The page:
"There's a political impetus for using Kickstarter, in that it's [a model for] cooperative economics," Jus Rhyme says. "What I really contribute to the music and politics game is this idea of what we can do together — like Occupy — but also what we can do together when we pool our resources. On Kickstarter, we offer something in exchange for people giving cash. It's an experience we're having together, not just a financial transaction. It's a nice model for what cooperation can look like." That fans pushed the tour fundraising effort over the anticipated goal is a sign that their message resonates, he says.

"Kickstarter is a good way to get people involved who want to be a part of [what we're doing] in the way that Occupy involves everybody," Mayda says. Toussaint, who juggles a number of gigs as an artist trying to make ends meet, adds, "It's also a way to support artists who don't necessarily have a very solid fiscal foundation."

The tour is about more than just breezing through town and riling people up. Jus Rhyme, who also works as a community organizer and lecturer in sociology at the University of Southern California, has aggressively worked to connect with local groups in the cities on the tour. Working with groups like the ACLU and partnering with racial justice organizers in every city will facilitate conversation long after the artists have traveled to their next stop. Police accountability organizations, juvenile empowerment foundations, and groups that work on prison issues are just some of the organizers whose work will intersect with the tour.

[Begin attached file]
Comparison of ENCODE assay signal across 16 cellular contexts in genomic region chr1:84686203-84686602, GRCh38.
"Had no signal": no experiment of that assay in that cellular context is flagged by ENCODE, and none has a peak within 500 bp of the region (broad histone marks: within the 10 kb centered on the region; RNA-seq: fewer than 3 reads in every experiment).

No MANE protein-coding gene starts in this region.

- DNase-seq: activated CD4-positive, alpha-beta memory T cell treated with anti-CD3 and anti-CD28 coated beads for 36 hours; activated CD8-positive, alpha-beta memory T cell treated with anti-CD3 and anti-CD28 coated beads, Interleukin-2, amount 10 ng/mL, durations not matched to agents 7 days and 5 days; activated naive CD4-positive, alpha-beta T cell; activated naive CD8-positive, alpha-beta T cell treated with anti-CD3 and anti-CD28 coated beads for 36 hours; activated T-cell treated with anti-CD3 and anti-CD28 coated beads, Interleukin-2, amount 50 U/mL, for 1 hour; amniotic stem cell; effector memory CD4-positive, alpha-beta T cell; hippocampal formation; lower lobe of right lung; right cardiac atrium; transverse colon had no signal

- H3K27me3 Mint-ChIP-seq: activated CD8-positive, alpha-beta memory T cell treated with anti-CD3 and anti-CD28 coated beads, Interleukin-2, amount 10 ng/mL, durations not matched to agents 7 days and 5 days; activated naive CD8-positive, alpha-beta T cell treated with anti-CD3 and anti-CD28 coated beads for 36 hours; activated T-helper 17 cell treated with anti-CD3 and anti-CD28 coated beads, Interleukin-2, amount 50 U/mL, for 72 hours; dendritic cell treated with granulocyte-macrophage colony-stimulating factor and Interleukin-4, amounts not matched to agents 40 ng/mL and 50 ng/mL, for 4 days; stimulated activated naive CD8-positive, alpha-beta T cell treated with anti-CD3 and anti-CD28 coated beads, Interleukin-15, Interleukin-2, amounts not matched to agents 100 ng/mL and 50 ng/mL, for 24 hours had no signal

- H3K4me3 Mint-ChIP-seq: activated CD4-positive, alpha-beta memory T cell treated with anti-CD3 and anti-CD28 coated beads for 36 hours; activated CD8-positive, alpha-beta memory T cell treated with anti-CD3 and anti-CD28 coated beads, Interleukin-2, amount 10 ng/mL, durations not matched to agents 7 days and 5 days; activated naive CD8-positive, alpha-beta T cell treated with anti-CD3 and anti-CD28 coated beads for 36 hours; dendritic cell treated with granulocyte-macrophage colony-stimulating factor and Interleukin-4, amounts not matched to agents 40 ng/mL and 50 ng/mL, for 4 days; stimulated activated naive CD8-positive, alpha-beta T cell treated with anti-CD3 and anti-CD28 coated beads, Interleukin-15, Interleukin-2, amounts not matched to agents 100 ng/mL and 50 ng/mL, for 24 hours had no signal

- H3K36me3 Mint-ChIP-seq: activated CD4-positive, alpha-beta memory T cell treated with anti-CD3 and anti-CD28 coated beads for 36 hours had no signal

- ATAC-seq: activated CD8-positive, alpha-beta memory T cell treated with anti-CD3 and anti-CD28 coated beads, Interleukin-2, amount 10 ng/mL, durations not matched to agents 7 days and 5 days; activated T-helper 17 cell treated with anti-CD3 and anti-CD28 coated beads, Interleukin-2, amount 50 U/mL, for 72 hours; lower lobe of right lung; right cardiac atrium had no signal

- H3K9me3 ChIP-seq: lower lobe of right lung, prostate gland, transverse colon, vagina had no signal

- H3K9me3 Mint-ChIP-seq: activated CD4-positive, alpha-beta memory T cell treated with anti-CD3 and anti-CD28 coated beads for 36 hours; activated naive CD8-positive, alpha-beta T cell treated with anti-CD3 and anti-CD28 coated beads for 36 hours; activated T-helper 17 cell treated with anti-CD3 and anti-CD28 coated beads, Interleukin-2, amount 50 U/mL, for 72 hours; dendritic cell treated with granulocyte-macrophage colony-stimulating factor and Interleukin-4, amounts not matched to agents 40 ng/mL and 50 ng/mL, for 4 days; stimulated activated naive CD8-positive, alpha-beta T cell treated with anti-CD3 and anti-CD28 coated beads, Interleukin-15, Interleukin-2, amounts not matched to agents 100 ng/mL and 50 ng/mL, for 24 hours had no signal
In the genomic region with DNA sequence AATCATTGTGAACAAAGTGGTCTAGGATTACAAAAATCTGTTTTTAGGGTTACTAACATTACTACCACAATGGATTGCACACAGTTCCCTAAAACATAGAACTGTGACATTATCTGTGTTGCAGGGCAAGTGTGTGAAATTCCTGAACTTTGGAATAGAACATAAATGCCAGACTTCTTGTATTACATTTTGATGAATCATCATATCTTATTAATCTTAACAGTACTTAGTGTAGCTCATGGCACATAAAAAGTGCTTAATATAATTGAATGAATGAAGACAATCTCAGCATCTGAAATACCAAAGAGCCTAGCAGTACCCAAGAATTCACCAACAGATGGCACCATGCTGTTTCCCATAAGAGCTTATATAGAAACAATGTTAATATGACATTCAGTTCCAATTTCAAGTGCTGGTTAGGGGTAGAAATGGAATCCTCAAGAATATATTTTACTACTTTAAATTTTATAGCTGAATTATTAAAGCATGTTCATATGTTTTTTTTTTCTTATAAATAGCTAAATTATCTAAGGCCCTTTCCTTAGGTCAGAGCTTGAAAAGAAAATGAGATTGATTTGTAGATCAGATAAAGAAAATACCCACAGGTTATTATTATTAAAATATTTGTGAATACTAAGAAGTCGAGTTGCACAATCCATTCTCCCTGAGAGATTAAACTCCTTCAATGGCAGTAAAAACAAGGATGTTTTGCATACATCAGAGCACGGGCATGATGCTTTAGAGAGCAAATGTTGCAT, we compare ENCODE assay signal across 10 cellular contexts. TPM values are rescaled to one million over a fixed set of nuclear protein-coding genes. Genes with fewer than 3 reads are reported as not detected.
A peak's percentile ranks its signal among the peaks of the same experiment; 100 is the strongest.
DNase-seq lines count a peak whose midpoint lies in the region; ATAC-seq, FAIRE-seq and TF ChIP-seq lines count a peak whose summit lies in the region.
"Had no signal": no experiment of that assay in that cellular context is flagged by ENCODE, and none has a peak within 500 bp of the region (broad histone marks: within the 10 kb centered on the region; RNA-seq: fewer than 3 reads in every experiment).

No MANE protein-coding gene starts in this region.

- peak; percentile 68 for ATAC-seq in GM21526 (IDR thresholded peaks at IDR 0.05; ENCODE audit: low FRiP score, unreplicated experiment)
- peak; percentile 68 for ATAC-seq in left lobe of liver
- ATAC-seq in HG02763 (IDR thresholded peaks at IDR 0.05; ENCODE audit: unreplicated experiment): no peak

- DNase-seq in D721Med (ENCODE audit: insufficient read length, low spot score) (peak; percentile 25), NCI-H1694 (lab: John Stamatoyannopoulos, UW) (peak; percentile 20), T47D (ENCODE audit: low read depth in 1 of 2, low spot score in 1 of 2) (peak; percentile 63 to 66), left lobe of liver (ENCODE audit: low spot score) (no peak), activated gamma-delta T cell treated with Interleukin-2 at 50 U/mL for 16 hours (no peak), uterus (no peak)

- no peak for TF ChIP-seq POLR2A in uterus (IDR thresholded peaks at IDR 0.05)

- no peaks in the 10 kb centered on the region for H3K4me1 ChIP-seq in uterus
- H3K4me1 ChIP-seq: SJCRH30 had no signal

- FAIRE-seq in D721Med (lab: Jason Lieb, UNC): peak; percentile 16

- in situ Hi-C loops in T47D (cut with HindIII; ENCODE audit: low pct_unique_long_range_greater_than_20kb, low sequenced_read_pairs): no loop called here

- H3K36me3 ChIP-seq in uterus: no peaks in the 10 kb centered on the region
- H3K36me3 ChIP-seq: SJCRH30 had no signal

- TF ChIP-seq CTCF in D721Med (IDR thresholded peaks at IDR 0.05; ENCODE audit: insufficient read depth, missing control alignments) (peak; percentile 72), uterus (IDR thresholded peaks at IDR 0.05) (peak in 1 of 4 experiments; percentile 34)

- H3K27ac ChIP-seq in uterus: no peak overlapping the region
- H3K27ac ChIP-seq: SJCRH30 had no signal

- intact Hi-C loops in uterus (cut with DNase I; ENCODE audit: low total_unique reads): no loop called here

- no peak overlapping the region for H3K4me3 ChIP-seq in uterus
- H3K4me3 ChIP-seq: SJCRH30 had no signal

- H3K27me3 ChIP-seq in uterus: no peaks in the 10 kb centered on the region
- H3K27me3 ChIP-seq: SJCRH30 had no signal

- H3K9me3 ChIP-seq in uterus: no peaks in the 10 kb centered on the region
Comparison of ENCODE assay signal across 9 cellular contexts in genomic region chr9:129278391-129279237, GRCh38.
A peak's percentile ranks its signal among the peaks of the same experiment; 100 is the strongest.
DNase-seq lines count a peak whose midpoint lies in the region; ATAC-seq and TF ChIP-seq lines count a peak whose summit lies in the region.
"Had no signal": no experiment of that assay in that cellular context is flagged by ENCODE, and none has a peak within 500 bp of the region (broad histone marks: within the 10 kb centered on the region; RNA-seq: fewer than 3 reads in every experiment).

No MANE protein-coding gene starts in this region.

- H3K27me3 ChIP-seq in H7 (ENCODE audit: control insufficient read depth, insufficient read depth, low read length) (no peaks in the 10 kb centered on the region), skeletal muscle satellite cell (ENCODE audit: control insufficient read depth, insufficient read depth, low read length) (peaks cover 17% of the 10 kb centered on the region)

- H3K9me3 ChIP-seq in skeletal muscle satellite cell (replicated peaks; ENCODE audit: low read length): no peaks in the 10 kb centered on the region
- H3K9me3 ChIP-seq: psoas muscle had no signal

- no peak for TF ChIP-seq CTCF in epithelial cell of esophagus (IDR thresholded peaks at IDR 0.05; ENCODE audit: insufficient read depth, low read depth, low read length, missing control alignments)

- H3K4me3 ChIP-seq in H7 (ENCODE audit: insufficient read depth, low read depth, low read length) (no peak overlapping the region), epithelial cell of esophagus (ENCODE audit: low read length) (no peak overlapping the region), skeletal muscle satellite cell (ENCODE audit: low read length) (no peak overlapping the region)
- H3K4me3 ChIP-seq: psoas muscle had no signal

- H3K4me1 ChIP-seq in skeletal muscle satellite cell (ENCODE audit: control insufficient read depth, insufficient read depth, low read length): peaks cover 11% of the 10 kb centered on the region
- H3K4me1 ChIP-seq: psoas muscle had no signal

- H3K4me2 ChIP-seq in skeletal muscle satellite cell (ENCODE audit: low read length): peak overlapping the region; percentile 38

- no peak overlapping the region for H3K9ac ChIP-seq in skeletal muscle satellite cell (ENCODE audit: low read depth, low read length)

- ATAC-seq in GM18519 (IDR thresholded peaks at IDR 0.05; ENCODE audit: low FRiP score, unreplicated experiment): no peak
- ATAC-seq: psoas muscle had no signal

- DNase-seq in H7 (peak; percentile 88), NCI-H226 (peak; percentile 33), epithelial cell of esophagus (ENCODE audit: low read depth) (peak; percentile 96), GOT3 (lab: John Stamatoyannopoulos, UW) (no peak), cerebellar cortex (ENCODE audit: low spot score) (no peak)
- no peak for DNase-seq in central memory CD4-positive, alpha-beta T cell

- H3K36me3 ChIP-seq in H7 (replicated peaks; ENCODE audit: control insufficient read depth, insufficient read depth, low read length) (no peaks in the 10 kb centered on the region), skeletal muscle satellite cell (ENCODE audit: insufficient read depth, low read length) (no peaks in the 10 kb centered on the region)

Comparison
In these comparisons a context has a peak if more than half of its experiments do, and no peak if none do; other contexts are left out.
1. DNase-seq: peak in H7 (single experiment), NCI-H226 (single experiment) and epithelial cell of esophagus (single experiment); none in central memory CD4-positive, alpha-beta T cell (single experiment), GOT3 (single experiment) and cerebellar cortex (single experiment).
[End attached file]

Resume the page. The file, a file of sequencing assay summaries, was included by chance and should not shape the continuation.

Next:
In order to combat the tendency for concertgoers to disperse after a show, the tour crew is leaning on their extensive networks around the country to keep the message of ending segregation alive. In every city possible, the tour will meet up withOccupy The Hood. In Milwaukee, the crew will take the stage at Brewing Grounds For Change, a volunteer-run community venue and cafe. A Chicago fan offered to take Jus Rhyme on a personal tour of the local neighborhoods most affected by — and most in need of — progressive politics. In New York City, the tour will work with Found Sound Nation, which is organizing a music workshop with youth at a juvenile detention center on Friday, Dec. 16. And once they reach Philly, the crew is even meeting up with Daniel Denvir, whose Salon.com piece about segregated cities inspired Toussaint to organize the tour.

Mayda compares the celebratory aspect of their tour with the bright side of the Occupy movements. "OWS shouldn't just be about complaining but also about celebrating," she says. "We have the freedom to talk." Jus Rhyme also hopes the tour will inspire new music, enough for the mixed tape series he's considering as his next big project.

"Even if there's not 300 people at the show, we're just doing this to make a statement," Mayda says. As their tour is sure to prove, you don't need a crowd to make a ruckus. You just need to occupy the streets, occupy the stage, and spread a critical message of unity.

Brittany Shoot is a writer and editor based in San Francisco. Find her at brittanyshoot.com.